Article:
Of course, religions can be secular too. The Western capitalist orthodoxy is almost as entrenched as the Catholic church of the middle ages, despite its extremely shaky foundations. Most commentators, let alone the man in the street, could not defend it because they do not actually know what its basis is. It is perceived to be true without any analysis.
Is this a bad thing? Can we question everything? Must we not accept some things?
I'd suggest that there is a clear difference between contingent and absolute acceptance.
For instance, I accept that certain norms of courtesy and social behaviour are good things, although I've never particularly questioned them. I was surprised to find when I went to other places that I was rather upset that behaviour that I had taken to be basic was not universally thought to be so (imagine, if you will, the naive Dr Zen, boiling with anger at the sight of an old lady knocked into a puddle in Chennai by more able passengers keen to grab seats on a bus). Well, you live and learn but still I accepted that the norms I adhere to are in some sense right.
But this acceptance is contingent. I know that I have not reasoned it, that I have not analysed society and my place in it and worked out whether in fact those norms do aid its working or hinder it.
Another clear example is my belief that the pursuit of money is not noble. I've never really thought it through. I just sort of feel that way. I accept that greedheads are shitheads without thinking through the whole thing (which is not to say that I have never considered some elements of the question, such as whether corporations create jobs or suck wealth out of poorer nations, which is readily open for analysis; I am talking about a much more personal, elemental notion of greedheadedness -- the belief that would prevent me from pursuing monetary gain by playing the game in a career is what I'm talking about here). But perhaps given the short span of life, and how much more you can enjoy it when you have money, I am wrong to feel that way (but would I enjoy it, blah blah blah, long hours, soullessness, blah blah blah, you see how quickly you can embroil yourself in a discussion about it). Perhaps I should have pursued the dollar more fiercely, so that now I would not fret so much over the bills, the kids' futures, all that shit (but I'd fret over over things, wouldn't I, such as what it had taken to not have to fret and... gawd).
For my own sanity, I have accepted some of the melange of half-digested bullshit I have been fed, read and seen in my life. However, I do believe that I am capable of questioning it all (although whether I would have the strength to reject what I needed to reject is a whole different matter).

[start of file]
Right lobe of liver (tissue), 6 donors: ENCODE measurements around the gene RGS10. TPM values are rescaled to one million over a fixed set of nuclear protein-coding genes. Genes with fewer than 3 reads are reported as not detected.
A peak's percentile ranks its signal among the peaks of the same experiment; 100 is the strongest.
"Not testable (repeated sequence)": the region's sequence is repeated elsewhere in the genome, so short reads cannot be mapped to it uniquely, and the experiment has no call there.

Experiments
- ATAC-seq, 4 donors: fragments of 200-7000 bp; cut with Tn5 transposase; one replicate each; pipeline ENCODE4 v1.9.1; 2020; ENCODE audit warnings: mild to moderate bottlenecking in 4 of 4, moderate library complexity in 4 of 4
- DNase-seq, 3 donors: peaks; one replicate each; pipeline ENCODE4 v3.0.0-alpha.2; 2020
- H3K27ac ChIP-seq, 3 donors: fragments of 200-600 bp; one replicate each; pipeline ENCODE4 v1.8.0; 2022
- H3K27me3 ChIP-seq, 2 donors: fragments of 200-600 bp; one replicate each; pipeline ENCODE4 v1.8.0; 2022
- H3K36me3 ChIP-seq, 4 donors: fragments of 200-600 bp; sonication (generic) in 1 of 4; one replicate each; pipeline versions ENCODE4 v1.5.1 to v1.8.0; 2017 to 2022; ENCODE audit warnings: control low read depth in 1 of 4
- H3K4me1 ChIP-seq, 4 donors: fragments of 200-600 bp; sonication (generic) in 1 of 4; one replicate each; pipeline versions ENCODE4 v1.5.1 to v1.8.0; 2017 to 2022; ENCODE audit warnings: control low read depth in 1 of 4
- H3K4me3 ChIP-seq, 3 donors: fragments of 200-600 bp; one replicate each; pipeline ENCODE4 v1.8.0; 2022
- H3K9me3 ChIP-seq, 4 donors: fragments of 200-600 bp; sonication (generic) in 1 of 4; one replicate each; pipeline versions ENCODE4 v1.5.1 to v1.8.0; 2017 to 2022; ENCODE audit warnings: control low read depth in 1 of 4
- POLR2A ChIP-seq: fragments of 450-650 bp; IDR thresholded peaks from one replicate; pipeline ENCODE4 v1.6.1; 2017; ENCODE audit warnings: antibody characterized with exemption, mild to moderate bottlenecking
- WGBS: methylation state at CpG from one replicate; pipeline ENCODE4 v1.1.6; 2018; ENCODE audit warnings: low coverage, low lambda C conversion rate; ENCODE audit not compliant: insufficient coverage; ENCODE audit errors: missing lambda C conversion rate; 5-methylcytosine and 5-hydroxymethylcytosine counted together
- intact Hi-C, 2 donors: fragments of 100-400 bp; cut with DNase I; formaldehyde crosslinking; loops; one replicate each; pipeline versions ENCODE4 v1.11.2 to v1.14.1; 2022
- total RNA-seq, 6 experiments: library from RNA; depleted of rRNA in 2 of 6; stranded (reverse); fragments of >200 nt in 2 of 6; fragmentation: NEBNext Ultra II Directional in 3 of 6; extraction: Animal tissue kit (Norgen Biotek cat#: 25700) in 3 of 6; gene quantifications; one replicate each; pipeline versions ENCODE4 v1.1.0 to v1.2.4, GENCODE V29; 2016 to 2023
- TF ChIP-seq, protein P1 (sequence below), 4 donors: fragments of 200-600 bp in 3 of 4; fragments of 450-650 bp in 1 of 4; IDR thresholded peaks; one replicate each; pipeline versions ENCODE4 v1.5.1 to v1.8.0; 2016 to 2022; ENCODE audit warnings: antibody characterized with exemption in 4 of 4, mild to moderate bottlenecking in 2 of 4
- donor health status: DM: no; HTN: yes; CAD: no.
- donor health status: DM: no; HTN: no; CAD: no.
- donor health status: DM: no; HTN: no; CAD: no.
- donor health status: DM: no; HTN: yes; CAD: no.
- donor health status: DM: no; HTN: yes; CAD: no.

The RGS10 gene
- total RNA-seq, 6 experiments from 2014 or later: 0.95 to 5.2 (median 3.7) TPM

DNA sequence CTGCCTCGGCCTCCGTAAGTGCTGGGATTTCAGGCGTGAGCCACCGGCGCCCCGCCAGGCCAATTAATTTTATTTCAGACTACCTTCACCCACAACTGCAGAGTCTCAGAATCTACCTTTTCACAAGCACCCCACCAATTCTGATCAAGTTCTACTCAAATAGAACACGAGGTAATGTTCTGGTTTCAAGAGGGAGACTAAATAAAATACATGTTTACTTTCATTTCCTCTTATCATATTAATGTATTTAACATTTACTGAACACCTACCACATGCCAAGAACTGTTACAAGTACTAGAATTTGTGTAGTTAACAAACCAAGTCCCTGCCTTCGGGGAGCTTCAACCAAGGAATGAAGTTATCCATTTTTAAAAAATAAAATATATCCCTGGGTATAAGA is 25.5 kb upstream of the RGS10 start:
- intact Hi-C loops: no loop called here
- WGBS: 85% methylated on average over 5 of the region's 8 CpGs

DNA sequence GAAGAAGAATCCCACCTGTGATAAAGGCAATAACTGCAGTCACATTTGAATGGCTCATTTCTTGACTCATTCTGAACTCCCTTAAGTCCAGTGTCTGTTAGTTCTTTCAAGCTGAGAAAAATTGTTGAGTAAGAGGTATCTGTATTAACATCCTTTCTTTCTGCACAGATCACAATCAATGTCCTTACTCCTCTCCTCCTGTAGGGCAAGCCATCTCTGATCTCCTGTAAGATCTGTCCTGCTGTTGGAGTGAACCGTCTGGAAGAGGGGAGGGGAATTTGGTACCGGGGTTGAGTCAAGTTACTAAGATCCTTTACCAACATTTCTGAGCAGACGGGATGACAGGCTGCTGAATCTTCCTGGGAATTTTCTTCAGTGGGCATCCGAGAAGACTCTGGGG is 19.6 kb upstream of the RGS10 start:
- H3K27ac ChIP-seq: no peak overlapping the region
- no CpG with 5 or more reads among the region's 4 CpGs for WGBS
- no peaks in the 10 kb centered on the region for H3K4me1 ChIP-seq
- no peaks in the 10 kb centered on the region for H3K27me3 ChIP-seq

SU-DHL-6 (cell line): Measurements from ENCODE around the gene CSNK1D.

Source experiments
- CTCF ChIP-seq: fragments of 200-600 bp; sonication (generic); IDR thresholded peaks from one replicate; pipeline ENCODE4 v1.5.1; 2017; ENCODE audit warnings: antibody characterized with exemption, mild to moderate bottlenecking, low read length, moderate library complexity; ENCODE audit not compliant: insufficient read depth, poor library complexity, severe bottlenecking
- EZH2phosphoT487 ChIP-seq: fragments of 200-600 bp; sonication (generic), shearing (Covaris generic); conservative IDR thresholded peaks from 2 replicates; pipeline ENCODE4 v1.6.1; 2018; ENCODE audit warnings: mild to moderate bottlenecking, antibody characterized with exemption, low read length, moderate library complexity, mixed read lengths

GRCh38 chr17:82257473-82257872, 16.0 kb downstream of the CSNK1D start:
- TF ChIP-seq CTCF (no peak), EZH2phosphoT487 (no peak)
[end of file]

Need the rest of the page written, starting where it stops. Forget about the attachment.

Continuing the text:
It is the unquestionable belief that I have always found hard to swallow. The belief that is its own reasoning. The belief in gods that defines all answers to questions about it in terms of itself; the belief in an ideology that cannot step outside itself to answer questions about itself (the sort of ideology that has my friend Hip Liz so firmly in its grasp, I'm sad to say, and more so as he spends more time in the company of those who do not share it, retreating into his shell of indefensible positions); the belief in institutions such as land ownership and marriage as unquestionable foundations of our society rather than constructs of questionable value (who ever asks themselves by what right they own their house? Yes, you worked to pay for it, but why does that make it yours? I promise you your head will hurt if you try to find an absolutely unquestionable answer to that question, and yet we take that right to be unquestionable); the belief that there are rights and not relations (the former is a legal fiction that describes the latter; but try to tell most Americans that -- so many believe that they are something mystical, which either God endowed them with or that somehow floated in from the ether); these beliefs are of course the ones people kill for, because they cannot be compromised. They cannot ever back down from them because they are not changeable (or if they are changed, it is done with such force that psychic damage results).
Perhaps I am lucky not to be ensnared by such beliefs. Perhaps I simply fool myself that the beliefs I think are contingent are less mutable than I hope. Perhaps it is cowardice not to choose.
The latter I doubt, because contingent beliefs can be broad enough and firm enough to form a worldview. I accept that the scientific method is a successful means of inquiry and that its core is, if not true, workable as a contingent truth. (Antiscientists often make the mistake of thinking that because the core theories of science are falsifiable they are readily challengeable. They are not. They are extremely difficult to falsify, and even if they were falsified, they would most likely be damaged rather than destroyed. What is beyond question is that it takes more to make them false than simply to claim they are false in one small specific and think that that does any more than make that specific false. For instance, Newton's planetary theory was falsified in its detail by Einstein, but it is not, for all that, in the dustbin.)
Well, I do not know. Strangely, I find that comforting. Not knowing. I will never have to hurt another person for my beliefs if I do not have any.